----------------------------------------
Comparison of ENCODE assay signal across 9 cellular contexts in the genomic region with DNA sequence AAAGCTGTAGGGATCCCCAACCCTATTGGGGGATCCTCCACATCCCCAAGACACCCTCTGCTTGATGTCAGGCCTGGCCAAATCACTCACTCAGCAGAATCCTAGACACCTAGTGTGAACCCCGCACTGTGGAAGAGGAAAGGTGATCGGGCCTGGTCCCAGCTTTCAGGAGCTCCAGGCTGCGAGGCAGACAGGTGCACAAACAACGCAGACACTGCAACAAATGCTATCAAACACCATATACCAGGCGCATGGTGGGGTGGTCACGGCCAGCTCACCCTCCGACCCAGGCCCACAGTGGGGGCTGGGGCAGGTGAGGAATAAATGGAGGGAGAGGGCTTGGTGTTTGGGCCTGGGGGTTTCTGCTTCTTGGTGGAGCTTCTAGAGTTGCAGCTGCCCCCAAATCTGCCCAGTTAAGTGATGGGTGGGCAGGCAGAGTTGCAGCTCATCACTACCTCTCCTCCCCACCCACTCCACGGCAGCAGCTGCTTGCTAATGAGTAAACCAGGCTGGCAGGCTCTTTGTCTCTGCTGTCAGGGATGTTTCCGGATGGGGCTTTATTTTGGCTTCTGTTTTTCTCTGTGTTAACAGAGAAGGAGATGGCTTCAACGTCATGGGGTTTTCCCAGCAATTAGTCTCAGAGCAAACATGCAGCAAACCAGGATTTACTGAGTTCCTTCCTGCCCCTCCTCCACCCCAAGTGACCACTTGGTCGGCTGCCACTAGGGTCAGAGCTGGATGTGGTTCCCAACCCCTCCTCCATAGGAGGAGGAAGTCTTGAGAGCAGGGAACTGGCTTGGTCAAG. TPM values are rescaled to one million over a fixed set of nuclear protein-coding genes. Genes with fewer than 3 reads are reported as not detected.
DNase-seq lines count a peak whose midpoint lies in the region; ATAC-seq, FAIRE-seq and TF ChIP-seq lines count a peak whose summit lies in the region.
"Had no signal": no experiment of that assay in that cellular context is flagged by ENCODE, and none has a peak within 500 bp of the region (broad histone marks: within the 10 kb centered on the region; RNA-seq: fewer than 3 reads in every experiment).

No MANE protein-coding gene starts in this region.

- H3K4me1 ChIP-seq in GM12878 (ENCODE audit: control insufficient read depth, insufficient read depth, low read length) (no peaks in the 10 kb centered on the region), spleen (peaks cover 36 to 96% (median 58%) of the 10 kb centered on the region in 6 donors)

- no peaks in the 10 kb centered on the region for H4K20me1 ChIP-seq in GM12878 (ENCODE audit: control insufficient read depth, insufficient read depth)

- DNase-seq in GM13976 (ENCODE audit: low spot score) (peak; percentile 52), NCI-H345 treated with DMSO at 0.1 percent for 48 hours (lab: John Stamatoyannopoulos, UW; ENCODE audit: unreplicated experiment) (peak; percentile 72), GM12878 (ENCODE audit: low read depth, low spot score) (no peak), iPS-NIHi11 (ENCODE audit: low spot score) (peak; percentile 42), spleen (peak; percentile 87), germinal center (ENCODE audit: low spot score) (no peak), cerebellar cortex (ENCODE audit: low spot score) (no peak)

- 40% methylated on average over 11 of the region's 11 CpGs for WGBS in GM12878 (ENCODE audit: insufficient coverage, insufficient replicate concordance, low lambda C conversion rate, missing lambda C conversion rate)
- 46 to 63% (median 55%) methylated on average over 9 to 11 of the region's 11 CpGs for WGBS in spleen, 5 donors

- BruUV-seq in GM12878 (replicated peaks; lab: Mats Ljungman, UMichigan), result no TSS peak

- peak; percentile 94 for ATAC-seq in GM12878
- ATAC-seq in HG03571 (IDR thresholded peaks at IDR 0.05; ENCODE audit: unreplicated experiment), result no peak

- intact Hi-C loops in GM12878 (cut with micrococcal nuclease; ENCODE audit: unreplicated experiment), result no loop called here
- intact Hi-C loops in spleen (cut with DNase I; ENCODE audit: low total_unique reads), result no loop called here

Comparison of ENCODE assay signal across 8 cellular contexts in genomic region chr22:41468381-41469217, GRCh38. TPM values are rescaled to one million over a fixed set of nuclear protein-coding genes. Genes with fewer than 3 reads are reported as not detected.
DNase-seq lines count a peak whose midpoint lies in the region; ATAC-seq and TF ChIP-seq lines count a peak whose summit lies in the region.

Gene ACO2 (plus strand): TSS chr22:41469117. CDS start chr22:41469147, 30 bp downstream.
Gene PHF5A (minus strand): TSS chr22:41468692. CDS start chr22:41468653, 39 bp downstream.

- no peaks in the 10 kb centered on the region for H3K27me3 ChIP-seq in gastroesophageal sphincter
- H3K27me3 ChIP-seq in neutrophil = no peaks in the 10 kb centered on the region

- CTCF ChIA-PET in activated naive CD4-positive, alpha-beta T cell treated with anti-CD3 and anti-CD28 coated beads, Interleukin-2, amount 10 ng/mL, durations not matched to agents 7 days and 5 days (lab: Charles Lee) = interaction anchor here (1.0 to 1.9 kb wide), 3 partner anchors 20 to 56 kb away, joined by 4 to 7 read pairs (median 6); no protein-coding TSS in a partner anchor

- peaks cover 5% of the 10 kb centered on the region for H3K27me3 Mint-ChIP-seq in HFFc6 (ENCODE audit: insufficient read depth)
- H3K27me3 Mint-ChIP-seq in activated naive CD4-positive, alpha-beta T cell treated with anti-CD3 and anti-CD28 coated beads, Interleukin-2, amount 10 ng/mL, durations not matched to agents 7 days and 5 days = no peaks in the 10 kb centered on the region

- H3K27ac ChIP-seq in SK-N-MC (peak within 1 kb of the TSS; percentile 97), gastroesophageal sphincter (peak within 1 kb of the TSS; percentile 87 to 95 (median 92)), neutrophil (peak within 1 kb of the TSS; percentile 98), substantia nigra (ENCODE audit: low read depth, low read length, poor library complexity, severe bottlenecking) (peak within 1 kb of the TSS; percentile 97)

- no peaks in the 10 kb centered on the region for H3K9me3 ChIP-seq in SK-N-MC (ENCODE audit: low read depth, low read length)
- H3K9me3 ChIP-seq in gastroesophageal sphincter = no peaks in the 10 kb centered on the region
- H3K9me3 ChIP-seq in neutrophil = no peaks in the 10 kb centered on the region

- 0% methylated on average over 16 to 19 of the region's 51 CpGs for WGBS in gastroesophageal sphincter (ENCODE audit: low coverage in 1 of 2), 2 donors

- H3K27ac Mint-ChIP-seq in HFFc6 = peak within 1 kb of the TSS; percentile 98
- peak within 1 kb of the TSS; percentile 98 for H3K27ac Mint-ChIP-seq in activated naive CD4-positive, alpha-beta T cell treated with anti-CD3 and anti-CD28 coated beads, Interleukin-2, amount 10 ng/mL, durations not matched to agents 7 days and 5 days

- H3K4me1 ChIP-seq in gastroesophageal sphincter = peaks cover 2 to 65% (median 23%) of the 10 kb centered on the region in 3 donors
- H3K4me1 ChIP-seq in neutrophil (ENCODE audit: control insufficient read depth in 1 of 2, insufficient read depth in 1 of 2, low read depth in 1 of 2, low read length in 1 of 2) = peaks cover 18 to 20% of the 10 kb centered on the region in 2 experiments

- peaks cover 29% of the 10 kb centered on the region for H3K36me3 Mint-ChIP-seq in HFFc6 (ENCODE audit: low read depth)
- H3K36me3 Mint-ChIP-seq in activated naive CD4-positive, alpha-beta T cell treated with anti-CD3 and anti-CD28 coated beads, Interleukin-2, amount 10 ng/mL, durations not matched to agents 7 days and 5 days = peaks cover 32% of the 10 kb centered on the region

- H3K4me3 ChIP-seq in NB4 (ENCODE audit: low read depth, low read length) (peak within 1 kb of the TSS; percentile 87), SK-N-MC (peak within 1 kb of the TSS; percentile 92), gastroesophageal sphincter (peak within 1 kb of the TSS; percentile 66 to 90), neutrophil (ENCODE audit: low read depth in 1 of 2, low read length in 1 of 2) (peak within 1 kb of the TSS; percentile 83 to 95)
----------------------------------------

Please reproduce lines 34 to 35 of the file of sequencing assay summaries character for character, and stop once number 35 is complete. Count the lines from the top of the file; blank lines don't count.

- H3K36me3 Mint-ChIP-seq in activated naive CD4-positive, alpha-beta T cell treated with anti-CD3 and anti-CD28 coated beads, Interleukin-2, amount 10 ng/mL, durations not matched to agents 7 days and 5 days = peaks cover 32% of the 10 kb centered on the region

- H3K4me3 ChIP-seq in NB4 (ENCODE audit: low read depth, low read length) (peak within 1 kb of the TSS; percentile 87), SK-N-MC (peak within 1 kb of the TSS; percentile 92), gastroesophageal sphincter (peak within 1 kb of the TSS; percentile 66 to 90), neutrophil (ENCODE audit: low read depth in 1 of 2, low read length in 1 of 2) (peak within 1 kb of the TSS; percentile 83 to 95)